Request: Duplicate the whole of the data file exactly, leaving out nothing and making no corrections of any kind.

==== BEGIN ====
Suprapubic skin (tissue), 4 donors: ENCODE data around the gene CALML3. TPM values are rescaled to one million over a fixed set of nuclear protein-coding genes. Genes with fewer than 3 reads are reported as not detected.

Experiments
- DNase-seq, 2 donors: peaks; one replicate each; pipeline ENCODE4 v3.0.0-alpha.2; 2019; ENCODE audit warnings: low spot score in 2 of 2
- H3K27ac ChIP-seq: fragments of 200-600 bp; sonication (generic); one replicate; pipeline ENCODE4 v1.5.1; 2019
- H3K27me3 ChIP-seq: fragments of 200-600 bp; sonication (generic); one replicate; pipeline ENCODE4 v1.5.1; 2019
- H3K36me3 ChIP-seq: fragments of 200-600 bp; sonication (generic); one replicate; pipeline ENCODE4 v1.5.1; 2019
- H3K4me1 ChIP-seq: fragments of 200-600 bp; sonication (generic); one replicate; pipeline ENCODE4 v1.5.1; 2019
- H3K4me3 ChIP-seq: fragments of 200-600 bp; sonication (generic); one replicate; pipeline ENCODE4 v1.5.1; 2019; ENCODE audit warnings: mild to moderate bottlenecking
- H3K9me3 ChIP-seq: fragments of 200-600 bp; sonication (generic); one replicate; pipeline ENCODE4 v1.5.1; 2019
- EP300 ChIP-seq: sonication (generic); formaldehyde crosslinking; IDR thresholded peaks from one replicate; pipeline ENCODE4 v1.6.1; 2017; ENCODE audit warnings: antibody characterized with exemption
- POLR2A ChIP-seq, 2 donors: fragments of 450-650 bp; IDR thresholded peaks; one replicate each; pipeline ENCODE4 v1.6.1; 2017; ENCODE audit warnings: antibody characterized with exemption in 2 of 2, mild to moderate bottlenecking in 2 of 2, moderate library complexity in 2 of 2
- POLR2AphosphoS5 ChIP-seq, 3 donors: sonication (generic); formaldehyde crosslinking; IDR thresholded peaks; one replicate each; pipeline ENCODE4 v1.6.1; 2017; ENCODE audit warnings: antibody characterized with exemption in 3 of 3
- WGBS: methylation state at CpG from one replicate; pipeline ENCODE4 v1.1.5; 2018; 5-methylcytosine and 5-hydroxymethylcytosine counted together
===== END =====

Suprapubic skin (tissue), 4 donors: ENCODE data around the gene CALML3. TPM values are rescaled to one million over a fixed set of nuclear protein-coding genes. Genes with fewer than 3 reads are reported as not detected.

Experiments
- DNase-seq, 2 donors: peaks; one replicate each; pipeline ENCODE4 v3.0.0-alpha.2; 2019; ENCODE audit warnings: low spot score in 2 of 2
- H3K27ac ChIP-seq: fragments of 200-600 bp; sonication (generic); one replicate; pipeline ENCODE4 v1.5.1; 2019
- H3K27me3 ChIP-seq: fragments of 200-600 bp; sonication (generic); one replicate; pipeline ENCODE4 v1.5.1; 2019
- H3K36me3 ChIP-seq: fragments of 200-600 bp; sonication (generic); one replicate; pipeline ENCODE4 v1.5.1; 2019
- H3K4me1 ChIP-seq: fragments of 200-600 bp; sonication (generic); one replicate; pipeline ENCODE4 v1.5.1; 2019
- H3K4me3 ChIP-seq: fragments of 200-600 bp; sonication (generic); one replicate; pipeline ENCODE4 v1.5.1; 2019; ENCODE audit warnings: mild to moderate bottlenecking
- H3K9me3 ChIP-seq: fragments of 200-600 bp; sonication (generic); one replicate; pipeline ENCODE4 v1.5.1; 2019
- EP300 ChIP-seq: sonication (generic); formaldehyde crosslinking; IDR thresholded peaks from one replicate; pipeline ENCODE4 v1.6.1; 2017; ENCODE audit warnings: antibody characterized with exemption
- POLR2A ChIP-seq, 2 donors: fragments of 450-650 bp; IDR thresholded peaks; one replicate each; pipeline ENCODE4 v1.6.1; 2017; ENCODE audit warnings: antibody characterized with exemption in 2 of 2, mild to moderate bottlenecking in 2 of 2, moderate library complexity in 2 of 2
- POLR2AphosphoS5 ChIP-seq, 3 donors: sonication (generic); formaldehyde crosslinking; IDR thresholded peaks; one replicate each; pipeline ENCODE4 v1.6.1; 2017; ENCODE audit warnings: antibody characterized with exemption in 3 of 3
- WGBS: methylation state at CpG from one replicate; pipeline ENCODE4 v1.1.5; 2018; 5-methylcytosine and 5-hydroxymethylcytosine counted together